EUROPE: Don’t blame EU for issues

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North East UKIP MEP (surely a contradiction) Jonathan Arnott wishes to fill the shoes of Nigel Farage as leader of UKIP.

Mr Arnott has said he is worried that negotiations for the UK’s withdrawal from the EU will be in the hands of those who do not want to withdraw.

This seems to suggest that he wishes us to pursue withdrawal quickly, before it is clear as to how the EU/UK relationship is to be developed in relation to important issues such as trade and the rights of UK people living and working in continental Europe. Is UKIP determined to put the UK in the worst possible negotiating position?

Once we press the Article 50 button, we have two years to complete negotiations. The EU can sit on its hands for two years while our position deteriorates. Bear in mind that the UK derives about 13 per cent of its wealth from trade with the EU, whereas the EU derives about three per cent from trade with the UK.

Please tell us ‘The Plan’ Mr Arnott, and by that I mean actions and their intended outcomes.

How are we going to make up for the loss of toll-free trading with a market of 508million people and an annual spend of almost $17trillion? How are British universities going to make up for the £1billion annual investment from the EU? How is the north east going to make up the £1.1billion investment over the last five years?

I’d also like someone to explain why the ‘unfortunate mistake’ of the £350million per week that could go to support our NHS was not removed from the Brexit bus, particularly after the rebuke from the UK Statistics Authority. Apparently, the cost of negotiating Brexit is likely to be £350million per week. I did not see that written in big letters. The regions spectacularly voted for Brexit, despite EU investment. The regions have been in economic recession over the last 30 years, but I don’t see this as being anything to do with membership of the EU.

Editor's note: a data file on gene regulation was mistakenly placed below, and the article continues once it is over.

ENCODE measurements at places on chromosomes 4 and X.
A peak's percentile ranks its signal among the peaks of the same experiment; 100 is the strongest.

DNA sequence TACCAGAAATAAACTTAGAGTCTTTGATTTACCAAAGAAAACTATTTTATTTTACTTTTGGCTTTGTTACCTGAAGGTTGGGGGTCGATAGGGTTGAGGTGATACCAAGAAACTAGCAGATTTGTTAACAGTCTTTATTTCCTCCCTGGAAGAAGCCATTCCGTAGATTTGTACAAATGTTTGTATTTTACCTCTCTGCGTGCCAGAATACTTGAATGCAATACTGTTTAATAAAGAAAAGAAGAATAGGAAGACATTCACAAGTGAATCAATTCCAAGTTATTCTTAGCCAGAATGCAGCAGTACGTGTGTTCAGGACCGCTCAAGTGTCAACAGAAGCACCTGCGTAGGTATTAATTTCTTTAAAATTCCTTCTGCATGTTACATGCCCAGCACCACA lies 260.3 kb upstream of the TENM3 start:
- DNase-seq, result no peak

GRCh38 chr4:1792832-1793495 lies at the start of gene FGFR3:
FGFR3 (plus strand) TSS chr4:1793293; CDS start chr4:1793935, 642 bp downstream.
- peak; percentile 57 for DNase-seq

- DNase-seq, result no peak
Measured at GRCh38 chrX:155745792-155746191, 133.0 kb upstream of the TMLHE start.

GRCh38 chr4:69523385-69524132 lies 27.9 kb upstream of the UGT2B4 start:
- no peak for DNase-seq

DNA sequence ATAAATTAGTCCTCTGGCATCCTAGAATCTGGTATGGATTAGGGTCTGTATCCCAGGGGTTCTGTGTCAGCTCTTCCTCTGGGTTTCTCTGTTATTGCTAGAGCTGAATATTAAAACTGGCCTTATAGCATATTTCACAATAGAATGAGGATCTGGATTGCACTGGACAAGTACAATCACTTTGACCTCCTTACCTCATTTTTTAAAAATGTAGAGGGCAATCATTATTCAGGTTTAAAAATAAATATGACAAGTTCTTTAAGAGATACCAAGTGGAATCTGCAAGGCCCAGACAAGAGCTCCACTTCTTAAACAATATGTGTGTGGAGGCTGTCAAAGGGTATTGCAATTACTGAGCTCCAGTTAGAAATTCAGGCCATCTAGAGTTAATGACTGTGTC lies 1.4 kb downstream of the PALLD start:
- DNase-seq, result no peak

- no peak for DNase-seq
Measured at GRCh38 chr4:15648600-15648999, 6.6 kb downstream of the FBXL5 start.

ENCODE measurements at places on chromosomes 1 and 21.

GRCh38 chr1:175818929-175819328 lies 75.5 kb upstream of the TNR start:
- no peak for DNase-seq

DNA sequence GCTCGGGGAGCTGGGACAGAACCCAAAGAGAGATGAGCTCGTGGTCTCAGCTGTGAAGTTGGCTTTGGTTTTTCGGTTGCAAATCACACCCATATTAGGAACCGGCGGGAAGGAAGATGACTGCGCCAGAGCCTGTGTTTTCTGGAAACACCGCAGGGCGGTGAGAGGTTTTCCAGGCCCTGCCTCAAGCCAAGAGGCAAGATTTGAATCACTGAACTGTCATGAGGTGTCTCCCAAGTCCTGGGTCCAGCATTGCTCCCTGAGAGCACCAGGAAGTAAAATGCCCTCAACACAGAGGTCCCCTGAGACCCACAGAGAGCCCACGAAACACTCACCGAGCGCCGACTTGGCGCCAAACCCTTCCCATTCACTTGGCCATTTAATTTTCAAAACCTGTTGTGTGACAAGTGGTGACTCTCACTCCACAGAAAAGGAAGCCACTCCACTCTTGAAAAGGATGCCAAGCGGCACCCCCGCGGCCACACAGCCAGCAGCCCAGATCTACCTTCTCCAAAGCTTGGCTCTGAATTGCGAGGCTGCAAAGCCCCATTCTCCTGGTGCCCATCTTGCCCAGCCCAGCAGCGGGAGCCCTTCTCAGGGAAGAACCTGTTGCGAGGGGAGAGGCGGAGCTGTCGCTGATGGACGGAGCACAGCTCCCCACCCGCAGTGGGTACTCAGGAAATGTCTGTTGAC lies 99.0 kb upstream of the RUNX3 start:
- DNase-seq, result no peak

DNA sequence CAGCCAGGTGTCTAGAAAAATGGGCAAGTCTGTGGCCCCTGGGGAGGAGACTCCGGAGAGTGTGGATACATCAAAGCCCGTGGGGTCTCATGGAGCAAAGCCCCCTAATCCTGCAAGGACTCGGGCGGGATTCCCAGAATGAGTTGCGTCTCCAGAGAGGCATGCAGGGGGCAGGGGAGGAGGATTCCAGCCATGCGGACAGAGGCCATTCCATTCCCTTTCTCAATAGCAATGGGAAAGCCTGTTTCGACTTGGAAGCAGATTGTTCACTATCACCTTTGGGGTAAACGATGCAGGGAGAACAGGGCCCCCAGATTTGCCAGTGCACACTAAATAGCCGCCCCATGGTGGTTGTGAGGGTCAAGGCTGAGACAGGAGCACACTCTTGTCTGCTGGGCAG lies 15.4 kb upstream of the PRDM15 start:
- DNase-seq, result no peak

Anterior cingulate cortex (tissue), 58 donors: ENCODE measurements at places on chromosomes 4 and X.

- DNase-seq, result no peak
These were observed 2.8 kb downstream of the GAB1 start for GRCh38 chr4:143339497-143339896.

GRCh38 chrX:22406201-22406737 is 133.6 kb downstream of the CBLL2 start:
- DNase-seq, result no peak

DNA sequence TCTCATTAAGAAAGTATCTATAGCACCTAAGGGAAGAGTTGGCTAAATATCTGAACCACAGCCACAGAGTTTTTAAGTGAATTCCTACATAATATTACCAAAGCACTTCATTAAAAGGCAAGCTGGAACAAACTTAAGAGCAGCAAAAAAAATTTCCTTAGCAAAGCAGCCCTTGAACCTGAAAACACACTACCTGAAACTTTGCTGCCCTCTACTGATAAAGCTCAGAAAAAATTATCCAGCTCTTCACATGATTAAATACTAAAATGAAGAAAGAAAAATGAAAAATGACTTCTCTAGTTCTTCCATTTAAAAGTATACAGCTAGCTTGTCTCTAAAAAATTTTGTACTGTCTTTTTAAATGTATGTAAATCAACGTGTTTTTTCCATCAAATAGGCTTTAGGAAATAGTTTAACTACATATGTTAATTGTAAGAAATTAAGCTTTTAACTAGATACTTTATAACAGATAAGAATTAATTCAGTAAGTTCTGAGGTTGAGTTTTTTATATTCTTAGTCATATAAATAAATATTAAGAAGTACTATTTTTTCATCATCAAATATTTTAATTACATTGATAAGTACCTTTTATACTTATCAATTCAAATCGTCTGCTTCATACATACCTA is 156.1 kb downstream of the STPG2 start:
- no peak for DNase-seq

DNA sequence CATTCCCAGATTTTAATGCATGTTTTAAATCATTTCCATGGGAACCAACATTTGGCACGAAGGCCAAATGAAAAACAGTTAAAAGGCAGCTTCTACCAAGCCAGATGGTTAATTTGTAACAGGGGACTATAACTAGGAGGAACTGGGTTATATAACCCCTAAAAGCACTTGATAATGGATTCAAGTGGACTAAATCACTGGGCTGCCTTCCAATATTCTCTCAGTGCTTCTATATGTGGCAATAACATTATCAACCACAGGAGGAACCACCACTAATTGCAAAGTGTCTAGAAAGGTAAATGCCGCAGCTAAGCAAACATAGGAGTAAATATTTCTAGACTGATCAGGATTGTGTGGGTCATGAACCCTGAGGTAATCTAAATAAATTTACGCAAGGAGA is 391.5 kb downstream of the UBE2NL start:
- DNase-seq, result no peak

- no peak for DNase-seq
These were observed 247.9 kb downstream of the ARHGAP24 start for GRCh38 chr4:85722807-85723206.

After World War II, British manufacturing found it difficult to remain competitive for various reasons – lack of investment, poor management, low skills, unionisation – take your pick. This resulted in government allowing the value of the pound to drift downwards for industry to retain price competitiveness.

Mrs Thatcher was elected on a promise to control inflation. This she did by pursuing policies that kept the value of the pound at an artificially high level. This encouraged imports and competition. It also put the unions and working class people in a less powerful position as factories and industries closed and unemployment rose. The regions used to be Britain’s industrial heartland. However, industry has shrivelled over the last 30 years as successive governments have pursued the same policy. None of this had anything to do with membership of the EU. If the new government wants to live up to its promises it must include a better balance between inflation and employment.

I think we can learn something from the referendum, mainly not to have referenda on matters of such complexity.

The Leave campaign was headed by individuals. The alliance has since evaporated. There is no group to call to account should its promises come to naught.

Perhaps another thing we can learn is that young people should register for and vote.

In recent years wealth has been directed away from the young. An example is university education. Most graduates leave owing thousands of pounds. This is so the cost is not met by the taxpayer because every time there is a general election the main parties make promises about not putting up tax.

However, if tax was properly collected from the wealthy and multi-national corporations it could pay for such education and the government wouldn’t be running a deficit.

A poll showed that 73 per cent of 18 to 24-year-olds wanted the UK to stay in the EU, but only 63 per cent voted. According to the same poll, 90 per cent of people aged 65 or older voted.

Elections and referenda are about the future, not the past. Only by being voters will the government take notice of your needs.

Charles Thompson

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